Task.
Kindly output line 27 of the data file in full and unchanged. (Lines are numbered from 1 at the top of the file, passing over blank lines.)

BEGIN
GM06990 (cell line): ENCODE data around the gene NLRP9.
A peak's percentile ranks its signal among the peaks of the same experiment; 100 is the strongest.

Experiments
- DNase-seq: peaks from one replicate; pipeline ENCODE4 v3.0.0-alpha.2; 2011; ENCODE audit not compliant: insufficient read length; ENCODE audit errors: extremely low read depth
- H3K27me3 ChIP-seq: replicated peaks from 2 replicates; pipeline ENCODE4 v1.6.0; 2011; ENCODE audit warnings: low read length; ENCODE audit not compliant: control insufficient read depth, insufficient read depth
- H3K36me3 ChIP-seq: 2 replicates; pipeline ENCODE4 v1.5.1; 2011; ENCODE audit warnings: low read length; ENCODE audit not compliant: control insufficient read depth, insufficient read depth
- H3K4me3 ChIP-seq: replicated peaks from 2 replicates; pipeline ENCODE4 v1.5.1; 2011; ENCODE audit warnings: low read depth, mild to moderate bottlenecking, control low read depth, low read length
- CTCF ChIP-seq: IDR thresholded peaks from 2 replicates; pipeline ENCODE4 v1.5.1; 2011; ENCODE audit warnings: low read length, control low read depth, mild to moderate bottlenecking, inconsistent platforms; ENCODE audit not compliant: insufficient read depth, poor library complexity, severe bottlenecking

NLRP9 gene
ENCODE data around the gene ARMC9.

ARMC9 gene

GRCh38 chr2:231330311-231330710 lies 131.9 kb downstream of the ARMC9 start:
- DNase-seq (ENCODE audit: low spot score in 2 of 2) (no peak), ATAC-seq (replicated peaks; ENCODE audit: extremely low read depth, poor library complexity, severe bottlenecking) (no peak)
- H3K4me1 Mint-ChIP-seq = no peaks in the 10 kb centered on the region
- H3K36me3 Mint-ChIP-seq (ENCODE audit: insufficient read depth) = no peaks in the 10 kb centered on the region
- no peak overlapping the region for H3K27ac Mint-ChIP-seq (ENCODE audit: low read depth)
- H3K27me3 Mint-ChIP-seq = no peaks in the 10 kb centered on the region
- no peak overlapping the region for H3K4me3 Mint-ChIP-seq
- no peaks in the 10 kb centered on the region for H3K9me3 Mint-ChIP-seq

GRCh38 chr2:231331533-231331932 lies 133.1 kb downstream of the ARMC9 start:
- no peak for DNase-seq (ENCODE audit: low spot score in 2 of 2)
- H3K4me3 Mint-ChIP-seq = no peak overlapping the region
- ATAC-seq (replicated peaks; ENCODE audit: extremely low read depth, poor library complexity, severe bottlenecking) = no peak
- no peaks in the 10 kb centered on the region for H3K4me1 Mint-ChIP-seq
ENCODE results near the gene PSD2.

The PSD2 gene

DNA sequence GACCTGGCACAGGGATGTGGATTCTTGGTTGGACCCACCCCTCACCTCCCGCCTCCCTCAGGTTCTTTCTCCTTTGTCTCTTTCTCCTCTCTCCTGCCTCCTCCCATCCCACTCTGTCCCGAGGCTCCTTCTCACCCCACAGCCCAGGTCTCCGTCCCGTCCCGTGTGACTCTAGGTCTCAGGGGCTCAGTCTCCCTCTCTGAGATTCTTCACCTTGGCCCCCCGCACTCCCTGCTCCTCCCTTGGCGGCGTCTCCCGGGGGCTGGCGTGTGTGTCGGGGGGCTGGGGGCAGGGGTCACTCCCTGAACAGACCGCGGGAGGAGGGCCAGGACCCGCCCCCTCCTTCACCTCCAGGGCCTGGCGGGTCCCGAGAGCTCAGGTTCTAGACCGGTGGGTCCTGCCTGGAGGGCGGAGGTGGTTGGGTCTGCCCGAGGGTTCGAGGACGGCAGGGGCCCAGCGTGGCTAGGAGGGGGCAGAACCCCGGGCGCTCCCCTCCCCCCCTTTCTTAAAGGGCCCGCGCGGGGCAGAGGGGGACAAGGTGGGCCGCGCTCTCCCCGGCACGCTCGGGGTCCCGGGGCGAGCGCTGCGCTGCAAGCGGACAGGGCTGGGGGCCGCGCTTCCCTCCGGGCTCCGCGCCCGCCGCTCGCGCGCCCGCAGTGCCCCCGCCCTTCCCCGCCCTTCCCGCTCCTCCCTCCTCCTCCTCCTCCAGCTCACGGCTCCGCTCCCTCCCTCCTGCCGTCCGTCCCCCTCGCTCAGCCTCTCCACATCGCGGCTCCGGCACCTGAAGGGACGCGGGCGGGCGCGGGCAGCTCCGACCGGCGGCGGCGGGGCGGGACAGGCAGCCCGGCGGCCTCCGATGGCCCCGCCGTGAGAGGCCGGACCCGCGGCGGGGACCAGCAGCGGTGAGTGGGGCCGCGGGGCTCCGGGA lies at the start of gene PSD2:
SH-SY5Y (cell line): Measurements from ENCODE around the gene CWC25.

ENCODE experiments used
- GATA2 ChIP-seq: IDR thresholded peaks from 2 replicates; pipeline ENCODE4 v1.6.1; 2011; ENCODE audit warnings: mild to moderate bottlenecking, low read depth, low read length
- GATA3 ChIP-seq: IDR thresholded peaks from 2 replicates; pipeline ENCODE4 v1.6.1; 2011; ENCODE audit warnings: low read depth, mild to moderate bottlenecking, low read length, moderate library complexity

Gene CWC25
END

DNA sequence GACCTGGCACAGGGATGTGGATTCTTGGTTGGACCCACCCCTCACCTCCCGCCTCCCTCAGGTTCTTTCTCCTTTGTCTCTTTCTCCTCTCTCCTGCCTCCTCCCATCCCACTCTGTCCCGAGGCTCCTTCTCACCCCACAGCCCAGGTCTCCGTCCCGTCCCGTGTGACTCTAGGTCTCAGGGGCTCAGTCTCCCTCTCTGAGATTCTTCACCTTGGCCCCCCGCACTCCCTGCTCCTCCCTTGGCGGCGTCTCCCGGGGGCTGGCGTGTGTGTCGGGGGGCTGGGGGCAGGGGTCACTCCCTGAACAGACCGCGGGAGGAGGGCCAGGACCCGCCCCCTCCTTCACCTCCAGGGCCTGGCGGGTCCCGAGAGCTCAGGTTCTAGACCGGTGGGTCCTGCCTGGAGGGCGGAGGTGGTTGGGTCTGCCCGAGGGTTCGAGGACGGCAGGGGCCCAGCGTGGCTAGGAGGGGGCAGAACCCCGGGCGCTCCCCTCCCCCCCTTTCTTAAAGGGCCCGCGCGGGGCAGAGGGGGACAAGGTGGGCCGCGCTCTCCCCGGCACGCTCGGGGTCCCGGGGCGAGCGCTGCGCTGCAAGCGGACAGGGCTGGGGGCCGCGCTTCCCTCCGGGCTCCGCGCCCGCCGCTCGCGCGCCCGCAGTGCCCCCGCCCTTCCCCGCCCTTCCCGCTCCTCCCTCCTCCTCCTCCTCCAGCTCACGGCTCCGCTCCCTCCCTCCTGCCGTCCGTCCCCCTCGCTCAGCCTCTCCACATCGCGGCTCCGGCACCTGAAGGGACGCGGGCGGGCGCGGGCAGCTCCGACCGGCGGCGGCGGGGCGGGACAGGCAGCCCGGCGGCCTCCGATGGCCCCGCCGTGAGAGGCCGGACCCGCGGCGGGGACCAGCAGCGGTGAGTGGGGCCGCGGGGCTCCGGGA lies at the start of gene PSD2: